Data migrations can be based upon relative eligibility. For example, a territory in the high tier 310B having a lower ILM metric than the highest territory in the middle tier 320B may imply an eligibility gap or non-optimal arrangement of data. The highest territory of the middle tier 320B is the second territory and has an ILM metric of negative two. The fourth territory of the high tier 310B has an ILM metric of negative eight. Since negative two is greater than negative eight, the second territory of the middle tier 320B can be said to be more eligible to be in the high tier 310B. Likewise, the fourth territory of the high tier 310B, having the lower ILM metric of negative eight, can be said to be less eligible to be in the high tier 310B. If space permits, less eligible tiers can be demoted to the next lower tier. In this instance, the fourth territory of the high tier 310B having an ILM metric of negative eight can be demoted to the middle tier 320B. This can be done to support migrating more eligible data from the middle tier 320B into the space created by the demotion. In this case, it would open up a space in the high tier 310B into which the second territory of the middle tier 320B could be promoted. Such a demotion to clear space for promotions is an example of priority two data migrations.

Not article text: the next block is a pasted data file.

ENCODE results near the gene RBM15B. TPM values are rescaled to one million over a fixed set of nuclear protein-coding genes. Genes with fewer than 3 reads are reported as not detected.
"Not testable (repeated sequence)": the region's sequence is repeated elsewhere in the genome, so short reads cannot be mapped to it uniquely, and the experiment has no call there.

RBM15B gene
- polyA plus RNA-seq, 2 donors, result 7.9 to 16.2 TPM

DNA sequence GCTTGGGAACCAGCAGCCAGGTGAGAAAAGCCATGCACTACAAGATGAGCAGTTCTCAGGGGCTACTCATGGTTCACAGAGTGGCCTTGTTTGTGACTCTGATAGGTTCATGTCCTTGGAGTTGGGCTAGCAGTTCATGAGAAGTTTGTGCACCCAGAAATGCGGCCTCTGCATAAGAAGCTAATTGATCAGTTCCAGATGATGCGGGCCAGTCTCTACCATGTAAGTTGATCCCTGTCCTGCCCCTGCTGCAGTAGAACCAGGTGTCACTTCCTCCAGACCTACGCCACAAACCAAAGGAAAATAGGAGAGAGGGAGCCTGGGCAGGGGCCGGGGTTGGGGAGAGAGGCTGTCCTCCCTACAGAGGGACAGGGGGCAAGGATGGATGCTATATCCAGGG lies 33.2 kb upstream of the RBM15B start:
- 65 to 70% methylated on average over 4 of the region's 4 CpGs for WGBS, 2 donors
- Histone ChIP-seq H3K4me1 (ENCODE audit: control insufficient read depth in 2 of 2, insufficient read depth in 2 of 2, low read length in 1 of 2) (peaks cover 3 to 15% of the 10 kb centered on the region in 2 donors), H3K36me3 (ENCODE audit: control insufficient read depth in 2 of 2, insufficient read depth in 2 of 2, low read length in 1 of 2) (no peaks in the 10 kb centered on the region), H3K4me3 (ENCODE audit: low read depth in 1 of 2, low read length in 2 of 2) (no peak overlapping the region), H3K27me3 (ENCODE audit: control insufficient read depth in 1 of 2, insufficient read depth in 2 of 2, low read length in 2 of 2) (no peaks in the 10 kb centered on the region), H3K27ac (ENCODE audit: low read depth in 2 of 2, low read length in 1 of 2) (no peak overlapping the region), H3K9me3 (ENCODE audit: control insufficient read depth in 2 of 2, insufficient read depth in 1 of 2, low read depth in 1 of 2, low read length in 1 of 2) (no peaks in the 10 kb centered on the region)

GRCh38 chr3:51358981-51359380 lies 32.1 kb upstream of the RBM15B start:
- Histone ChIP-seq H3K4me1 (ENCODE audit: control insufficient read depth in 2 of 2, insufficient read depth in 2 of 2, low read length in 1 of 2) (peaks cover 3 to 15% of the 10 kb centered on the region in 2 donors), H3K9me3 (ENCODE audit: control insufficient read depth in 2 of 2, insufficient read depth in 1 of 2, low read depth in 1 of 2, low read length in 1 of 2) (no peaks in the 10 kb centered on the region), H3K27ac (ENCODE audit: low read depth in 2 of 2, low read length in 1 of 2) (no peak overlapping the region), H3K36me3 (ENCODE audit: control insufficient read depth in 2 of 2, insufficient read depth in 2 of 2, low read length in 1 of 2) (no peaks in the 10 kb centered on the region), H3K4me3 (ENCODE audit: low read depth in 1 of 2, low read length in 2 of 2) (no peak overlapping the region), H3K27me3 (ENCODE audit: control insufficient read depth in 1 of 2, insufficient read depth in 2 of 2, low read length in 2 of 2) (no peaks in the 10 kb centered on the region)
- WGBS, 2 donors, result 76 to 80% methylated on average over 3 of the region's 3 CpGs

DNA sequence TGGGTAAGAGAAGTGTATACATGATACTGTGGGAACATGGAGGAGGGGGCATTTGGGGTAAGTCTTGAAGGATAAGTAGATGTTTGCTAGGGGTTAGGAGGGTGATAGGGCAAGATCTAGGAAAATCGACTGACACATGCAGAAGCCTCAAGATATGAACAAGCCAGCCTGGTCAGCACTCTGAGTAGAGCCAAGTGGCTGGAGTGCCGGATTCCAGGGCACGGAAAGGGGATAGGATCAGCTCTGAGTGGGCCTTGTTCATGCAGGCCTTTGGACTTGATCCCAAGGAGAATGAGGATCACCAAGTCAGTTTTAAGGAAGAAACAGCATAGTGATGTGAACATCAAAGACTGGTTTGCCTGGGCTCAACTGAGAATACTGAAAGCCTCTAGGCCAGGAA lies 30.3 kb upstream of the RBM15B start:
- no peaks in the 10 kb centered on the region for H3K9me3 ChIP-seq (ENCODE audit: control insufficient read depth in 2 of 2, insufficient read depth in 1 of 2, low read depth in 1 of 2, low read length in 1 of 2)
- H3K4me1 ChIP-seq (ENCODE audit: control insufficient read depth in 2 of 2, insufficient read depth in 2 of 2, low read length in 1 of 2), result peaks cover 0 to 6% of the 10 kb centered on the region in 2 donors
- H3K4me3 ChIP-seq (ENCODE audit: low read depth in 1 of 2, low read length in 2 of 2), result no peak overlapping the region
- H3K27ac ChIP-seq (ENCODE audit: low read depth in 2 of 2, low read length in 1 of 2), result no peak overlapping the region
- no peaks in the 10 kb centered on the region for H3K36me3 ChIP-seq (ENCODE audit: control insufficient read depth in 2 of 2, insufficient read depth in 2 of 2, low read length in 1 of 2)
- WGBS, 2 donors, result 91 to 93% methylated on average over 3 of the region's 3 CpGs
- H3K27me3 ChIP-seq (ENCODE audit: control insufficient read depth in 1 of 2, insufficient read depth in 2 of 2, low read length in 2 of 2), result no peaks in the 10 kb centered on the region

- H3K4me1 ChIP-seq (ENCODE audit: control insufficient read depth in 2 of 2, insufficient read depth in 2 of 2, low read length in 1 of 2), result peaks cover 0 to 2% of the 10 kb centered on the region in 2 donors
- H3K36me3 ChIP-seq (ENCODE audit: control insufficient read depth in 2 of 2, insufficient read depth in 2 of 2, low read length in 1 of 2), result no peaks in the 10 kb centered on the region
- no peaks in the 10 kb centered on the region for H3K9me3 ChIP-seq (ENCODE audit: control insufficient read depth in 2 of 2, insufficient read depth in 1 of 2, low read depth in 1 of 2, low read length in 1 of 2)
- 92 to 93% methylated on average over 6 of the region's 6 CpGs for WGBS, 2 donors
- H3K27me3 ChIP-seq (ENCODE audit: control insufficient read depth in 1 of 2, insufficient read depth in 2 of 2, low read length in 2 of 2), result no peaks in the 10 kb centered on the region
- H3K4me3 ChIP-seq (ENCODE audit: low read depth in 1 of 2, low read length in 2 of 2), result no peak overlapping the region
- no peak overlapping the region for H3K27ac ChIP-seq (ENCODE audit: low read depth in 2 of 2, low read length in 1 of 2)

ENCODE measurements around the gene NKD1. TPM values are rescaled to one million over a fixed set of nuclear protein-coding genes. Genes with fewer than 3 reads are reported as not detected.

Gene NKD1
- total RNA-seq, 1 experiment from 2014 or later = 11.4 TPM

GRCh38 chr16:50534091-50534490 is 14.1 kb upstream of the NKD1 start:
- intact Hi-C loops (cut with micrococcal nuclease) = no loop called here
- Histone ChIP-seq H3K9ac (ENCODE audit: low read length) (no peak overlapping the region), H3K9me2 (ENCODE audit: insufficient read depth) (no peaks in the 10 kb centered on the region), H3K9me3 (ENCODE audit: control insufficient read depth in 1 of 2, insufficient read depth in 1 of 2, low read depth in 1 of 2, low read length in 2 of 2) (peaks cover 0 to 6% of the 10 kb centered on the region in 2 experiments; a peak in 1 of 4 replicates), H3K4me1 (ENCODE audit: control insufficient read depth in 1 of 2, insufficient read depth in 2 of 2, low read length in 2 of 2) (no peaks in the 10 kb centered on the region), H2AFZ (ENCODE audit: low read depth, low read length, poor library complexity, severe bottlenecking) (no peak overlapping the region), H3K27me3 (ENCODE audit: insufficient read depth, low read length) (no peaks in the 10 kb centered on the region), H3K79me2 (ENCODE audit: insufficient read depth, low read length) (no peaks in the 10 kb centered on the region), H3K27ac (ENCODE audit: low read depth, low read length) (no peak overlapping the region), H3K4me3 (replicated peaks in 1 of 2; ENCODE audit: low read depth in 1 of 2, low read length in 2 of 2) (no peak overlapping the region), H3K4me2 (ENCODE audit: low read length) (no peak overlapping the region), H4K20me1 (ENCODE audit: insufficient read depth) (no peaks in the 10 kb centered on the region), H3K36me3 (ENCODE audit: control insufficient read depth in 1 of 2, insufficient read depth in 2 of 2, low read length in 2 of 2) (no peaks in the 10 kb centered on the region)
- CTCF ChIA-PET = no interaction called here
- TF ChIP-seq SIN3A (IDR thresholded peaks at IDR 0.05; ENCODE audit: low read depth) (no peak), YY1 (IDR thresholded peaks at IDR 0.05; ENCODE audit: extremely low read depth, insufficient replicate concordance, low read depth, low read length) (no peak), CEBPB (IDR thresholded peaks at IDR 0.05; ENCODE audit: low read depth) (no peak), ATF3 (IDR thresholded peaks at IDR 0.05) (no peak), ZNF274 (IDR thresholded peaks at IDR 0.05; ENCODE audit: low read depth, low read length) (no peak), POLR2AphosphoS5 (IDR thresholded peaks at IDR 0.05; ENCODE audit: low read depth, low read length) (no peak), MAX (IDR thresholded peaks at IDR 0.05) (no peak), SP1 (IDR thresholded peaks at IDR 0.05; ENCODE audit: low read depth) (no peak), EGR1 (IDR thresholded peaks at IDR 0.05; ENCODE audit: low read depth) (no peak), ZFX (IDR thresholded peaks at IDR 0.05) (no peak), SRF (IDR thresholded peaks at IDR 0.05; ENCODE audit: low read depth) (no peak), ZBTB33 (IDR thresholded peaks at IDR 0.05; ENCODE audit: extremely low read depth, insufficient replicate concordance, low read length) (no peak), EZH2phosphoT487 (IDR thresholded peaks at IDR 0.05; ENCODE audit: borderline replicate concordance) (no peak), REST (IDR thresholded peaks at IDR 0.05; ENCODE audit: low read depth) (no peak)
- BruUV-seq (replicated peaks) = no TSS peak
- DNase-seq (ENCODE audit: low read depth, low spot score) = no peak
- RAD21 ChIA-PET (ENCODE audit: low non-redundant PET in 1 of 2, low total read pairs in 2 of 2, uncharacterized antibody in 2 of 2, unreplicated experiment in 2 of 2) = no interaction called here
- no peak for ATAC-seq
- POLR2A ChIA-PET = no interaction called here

Generally, demotions have to occur first. Preferably, they can occur immediately in time period t_zero. After space is made in the high tier 310B by the demotion, the corresponding promotion from the middle tier 320B may occur in the next time period or at time t_one. The time periods may be defined by periodic timed migration cycles within the storage system. Also, multiple migration phases or time cycles may occur within a single cycle of the migration period timer.

The demotions for priority two data migrations can be performed pair-wise between tiers. The demotions can start with the lowest two tiers so that space is created as less eligible territories are demoted down the hierarchy of tiers. The demotions can also start with the highest two tiers. Either way, the pairing of tiers for demotion can iterate pair-wise through the entire set of tiers. For example, the three tiers of the example system illustrated in FIG. 4 can have two iterations of paired tiers, high tier to middle tier, and middle tier to low tier.

The number of demotions may be limited to only the number required to make space for the promotion of more eligible territories. As such, the process of demotion and promotion can be considered a swapping of territories between two tiers. Hence, less eligible candidates in the higher tier can be matched up to the more eligible candidates in the lower tier. The number of territories to demote can be calculated as the minimum of three numbers: the number of less eligible candidates in the higher tier, the number of more eligible candidates in the lower tier, and the number of free space in the lower tier to support demotions from the higher tier.